Wednesday, 14 January 2015

USA diet extremes

My story begins during a first visit to the USA.  Walking through a restaurant, I saw a woman pour bright orange gloop on her salad.  My English friend told me it was French dressing.  Now in Europe, french dressing is a light golden liquid made of oil and vinegar, sometimes with mustard and garlic added.

Kent Altena's video demonstrated what I'm talking about:

In recent years I've been surprised to see how much sweetener is included in low carb recipes from the USA.  This includes mayonnaise and whipped cream, which are generally unsweetened when homemade in the UK.  I made a cake from a recipe by Kent Altena and halved the quantity of Splenda sweetener.  It was still very sweet.

When I've commented on this on blog posts by prominent low carbers, they respond with incomprehension or get defensive.

This indicated that the SAD (Standard American Diet) was already pretty extreme with high levels of sugar.

I read Jimmy Moore's account of consuming a crate of sodas (carbonated soft drinks) in the days when he was morbidly obese.  In his efforts to lose and maintain lower weight, he seemed to resort to extremes.  In one period he ate steak 3-4 times a day (sometimes more) until he finally absorbed what guest interviewees such as Dr Steven Gundry had told him about reducing protein intake.  Jimmy is now permanently on a ketogenic diet, where he sometimes consumes a block of butter with one meal.  He claims this is the only way for him to maintain a lower weight and stay healthy.

I can believe that someone who has been 'metabolically broken' by past consumption habits may require extreme measures to bring health back into balance.

This is NOT an attack on Jimmy Moore or any other health blogger.  Jimmy does a great job spreading the word about health and nutrition around the world.

My concern is that health bloggers generalise from their particular age/gender/genetics/weath/family status/situation/health problem and suggest approaches that may not be appropriate for others.  I've heard the paleo fitness end of the community dismissing some approaches that are probably very effective for those with athritis or for menopausal women, for example.  I've heard childless low carbers dismiss concerns from parents with children who are conservative in their eating habits.  Some are obsessively focussed on food quality and ignored those on the poverty line, for whom such choices may not be available.  I also hear strident calls for very low carb eating, when this may not suit everyone, particularly those who suffer higher cortisol levels, when ketogenic states stress the body.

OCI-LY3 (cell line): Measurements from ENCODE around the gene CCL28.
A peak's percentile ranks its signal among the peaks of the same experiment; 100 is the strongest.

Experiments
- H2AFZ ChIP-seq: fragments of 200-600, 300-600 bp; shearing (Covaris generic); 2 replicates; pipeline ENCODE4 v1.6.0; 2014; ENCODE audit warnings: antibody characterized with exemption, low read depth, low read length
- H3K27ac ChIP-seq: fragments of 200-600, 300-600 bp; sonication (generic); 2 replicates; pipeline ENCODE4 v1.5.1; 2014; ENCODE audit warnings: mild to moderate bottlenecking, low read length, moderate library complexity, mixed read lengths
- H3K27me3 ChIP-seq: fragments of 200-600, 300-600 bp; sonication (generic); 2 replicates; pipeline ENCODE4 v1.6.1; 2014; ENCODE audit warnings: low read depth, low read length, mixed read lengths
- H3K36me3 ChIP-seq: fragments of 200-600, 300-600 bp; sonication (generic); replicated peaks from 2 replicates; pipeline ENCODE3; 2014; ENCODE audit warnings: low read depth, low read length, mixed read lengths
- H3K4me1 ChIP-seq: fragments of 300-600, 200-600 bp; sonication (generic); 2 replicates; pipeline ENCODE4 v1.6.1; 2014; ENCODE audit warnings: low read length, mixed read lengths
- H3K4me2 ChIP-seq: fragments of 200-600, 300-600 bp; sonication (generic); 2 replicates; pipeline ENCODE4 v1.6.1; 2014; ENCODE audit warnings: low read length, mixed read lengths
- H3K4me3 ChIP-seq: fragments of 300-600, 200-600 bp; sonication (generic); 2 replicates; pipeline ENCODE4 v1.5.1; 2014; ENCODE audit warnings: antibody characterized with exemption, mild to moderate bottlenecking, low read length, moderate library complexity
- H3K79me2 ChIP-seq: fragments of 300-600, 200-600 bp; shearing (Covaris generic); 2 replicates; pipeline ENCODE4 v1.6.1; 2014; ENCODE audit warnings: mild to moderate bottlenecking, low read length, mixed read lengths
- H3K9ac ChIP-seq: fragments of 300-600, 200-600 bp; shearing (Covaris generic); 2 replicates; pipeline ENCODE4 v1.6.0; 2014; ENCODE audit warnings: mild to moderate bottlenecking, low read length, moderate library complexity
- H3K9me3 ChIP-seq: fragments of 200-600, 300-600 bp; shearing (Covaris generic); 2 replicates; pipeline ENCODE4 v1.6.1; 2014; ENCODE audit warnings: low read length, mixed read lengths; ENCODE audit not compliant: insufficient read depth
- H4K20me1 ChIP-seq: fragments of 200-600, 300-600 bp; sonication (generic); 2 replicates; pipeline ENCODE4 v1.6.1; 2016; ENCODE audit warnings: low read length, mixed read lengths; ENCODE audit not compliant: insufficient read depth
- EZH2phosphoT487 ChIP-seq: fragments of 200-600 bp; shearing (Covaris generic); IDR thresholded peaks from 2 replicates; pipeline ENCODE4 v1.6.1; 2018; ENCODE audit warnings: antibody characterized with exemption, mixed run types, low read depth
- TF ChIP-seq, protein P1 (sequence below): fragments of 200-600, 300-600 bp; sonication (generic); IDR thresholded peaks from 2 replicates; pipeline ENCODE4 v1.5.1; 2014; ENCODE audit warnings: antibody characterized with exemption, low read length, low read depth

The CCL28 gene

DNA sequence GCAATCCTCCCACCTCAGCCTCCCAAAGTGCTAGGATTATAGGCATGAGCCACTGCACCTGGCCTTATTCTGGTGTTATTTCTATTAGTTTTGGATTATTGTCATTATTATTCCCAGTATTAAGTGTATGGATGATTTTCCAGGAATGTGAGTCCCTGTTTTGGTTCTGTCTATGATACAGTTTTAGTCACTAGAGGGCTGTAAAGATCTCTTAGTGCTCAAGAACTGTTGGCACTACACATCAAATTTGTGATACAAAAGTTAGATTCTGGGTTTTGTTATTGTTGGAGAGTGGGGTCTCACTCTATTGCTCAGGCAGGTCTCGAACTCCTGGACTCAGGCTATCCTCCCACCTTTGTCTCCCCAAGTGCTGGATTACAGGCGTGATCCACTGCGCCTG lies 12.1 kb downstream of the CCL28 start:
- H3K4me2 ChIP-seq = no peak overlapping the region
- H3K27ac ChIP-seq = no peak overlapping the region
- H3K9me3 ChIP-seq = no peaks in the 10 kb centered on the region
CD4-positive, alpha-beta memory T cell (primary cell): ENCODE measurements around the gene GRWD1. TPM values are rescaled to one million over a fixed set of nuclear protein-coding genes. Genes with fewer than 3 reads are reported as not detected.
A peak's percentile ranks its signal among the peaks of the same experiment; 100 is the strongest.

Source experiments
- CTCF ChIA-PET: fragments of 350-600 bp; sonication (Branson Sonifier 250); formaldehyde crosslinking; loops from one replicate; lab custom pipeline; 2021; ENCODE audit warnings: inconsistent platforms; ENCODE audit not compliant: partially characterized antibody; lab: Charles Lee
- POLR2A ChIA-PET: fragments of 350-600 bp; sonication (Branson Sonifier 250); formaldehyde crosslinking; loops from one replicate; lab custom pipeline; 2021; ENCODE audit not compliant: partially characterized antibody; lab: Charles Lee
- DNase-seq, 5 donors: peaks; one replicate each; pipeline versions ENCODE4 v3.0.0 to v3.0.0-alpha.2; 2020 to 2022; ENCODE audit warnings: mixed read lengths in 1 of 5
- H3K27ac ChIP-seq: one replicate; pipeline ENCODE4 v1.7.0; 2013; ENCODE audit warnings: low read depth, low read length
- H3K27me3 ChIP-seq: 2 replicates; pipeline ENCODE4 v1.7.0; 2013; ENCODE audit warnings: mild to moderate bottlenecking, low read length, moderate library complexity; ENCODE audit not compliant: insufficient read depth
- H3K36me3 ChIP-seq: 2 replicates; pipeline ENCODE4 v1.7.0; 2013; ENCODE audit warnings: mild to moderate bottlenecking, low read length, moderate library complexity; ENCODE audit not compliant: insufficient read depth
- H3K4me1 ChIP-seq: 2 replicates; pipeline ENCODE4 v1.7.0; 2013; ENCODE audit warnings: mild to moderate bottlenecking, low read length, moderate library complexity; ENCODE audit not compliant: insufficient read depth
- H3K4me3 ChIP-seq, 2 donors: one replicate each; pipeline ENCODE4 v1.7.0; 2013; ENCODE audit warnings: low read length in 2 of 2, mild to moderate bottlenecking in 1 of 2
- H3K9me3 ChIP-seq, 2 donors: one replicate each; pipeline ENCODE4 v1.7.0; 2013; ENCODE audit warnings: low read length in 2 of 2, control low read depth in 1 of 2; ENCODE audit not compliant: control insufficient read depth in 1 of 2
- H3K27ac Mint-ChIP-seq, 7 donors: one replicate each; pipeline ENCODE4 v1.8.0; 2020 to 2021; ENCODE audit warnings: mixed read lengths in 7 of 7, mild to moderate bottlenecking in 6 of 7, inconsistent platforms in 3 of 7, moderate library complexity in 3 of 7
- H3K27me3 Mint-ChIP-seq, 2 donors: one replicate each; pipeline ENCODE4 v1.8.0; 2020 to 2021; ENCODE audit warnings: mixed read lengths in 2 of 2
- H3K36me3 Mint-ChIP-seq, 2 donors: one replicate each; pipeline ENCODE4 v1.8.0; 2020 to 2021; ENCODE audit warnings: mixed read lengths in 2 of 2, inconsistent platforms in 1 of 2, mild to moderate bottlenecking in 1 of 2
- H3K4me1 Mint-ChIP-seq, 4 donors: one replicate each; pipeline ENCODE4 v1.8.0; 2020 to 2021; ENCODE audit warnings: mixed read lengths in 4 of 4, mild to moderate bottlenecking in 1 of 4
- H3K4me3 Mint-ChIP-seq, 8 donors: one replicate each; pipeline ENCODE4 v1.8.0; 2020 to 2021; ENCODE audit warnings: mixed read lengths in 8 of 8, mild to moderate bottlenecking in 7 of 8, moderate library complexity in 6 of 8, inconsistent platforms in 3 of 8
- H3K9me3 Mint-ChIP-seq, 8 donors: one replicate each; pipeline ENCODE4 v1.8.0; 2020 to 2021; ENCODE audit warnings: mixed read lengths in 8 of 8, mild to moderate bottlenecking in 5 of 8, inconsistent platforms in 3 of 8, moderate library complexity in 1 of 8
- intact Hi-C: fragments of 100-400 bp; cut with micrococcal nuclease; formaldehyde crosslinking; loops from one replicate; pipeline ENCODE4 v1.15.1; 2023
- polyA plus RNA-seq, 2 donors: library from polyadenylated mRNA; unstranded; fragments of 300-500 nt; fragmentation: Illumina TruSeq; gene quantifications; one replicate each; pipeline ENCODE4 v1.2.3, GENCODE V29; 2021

Many authors and podcasters in the field (including clinicians) make blanket recommendations without caveats or health warnings.

I've heard a young intelligent former vegan recommend that anaemic vegetarians eat a lot of spinach with fat to boost iron levels.  They do not mention high oxalic acid levels in spinach that bind with metals and make the iron inaccessible.

Vitamin K2 is widely recommended.  I hear no mention of how this supplement may trigger heart palpitations.  High vitamin K2 levels are found in spirulina also.  If someone has pre-existing heart arrhythmia problems, these supplements can trigger an episode (which may be life threatening.)

I consume few cereal grains, though sometimes eat Georgian cheese bread.  I've seen relatives die at an advanced age (90s to 100s) with all their marbles intact, despite consuming some bread in their diet on a regular basis.  I am not arguing that grains are good for everyone.  I'm challenging the notion that diets developed for people with extreme metabolic disorders may be beneficial for all.

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